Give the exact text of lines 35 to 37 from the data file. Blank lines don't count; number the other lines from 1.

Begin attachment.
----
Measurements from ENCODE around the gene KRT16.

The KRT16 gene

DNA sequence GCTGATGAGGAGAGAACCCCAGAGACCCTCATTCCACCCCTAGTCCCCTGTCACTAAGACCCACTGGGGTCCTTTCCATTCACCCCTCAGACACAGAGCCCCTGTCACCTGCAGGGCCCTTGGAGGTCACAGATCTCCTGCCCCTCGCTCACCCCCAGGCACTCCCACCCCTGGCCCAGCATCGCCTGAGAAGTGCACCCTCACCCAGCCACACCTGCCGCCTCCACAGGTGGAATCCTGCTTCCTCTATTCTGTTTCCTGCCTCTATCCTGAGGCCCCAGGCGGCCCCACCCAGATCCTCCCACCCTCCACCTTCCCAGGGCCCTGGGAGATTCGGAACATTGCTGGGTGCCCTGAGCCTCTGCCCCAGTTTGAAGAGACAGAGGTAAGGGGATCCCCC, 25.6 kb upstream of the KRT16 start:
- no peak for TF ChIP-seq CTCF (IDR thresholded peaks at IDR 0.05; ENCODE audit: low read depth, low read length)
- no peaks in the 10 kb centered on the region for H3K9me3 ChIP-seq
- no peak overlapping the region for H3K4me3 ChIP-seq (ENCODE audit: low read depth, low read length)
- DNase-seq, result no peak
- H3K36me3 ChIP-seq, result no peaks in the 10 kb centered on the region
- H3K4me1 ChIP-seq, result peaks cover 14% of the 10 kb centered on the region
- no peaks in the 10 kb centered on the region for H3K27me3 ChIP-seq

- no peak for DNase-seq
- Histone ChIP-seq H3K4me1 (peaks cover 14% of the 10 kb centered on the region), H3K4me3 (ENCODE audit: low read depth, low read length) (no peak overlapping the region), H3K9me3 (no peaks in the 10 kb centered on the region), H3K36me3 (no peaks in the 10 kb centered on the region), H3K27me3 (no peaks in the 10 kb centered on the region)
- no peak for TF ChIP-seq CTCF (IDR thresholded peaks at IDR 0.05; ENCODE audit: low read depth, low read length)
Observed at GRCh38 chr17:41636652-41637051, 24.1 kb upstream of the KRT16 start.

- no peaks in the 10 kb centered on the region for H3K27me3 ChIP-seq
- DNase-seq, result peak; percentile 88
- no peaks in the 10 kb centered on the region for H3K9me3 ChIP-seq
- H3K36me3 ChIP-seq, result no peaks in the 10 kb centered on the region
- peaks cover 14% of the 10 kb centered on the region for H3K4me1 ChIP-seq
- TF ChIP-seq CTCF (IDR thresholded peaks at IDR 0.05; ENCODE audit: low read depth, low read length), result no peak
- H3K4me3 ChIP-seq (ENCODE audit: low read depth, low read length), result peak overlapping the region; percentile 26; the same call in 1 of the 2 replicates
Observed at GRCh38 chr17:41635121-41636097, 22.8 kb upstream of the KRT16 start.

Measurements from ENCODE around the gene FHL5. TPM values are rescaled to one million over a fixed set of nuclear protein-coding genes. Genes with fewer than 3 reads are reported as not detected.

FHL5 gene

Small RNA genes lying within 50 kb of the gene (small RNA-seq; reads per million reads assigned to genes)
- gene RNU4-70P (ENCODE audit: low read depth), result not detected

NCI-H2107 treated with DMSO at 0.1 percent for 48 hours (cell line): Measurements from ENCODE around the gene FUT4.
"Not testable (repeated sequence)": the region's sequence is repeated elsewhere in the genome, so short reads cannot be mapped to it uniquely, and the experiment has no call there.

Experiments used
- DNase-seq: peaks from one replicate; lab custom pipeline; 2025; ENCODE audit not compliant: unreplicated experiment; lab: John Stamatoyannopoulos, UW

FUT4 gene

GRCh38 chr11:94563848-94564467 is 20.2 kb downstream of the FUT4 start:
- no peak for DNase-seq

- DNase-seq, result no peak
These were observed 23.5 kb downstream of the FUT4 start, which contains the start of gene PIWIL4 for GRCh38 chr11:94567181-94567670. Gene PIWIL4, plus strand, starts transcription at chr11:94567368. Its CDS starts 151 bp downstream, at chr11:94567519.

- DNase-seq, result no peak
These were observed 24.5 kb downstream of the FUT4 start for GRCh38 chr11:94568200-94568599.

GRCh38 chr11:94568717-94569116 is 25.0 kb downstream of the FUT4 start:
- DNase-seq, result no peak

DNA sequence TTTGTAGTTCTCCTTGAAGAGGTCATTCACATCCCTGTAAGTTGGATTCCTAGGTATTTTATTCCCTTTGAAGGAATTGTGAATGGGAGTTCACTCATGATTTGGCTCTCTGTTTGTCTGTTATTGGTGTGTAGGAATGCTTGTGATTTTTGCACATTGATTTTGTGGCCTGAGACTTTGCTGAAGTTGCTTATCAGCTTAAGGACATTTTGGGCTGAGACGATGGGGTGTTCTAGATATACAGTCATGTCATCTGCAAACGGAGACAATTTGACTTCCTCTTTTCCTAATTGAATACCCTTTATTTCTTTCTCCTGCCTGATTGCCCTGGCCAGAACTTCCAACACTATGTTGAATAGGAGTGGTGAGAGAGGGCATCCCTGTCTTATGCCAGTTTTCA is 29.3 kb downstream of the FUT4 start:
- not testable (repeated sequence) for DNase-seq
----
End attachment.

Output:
These were observed 23.5 kb downstream of the FUT4 start, which contains the start of gene PIWIL4 for GRCh38 chr11:94567181-94567670. Gene PIWIL4, plus strand, starts transcription at chr11:94567368. Its CDS starts 151 bp downstream, at chr11:94567519.

- DNase-seq, result no peak
These were observed 24.5 kb downstream of the FUT4 start for GRCh38 chr11:94568200-94568599.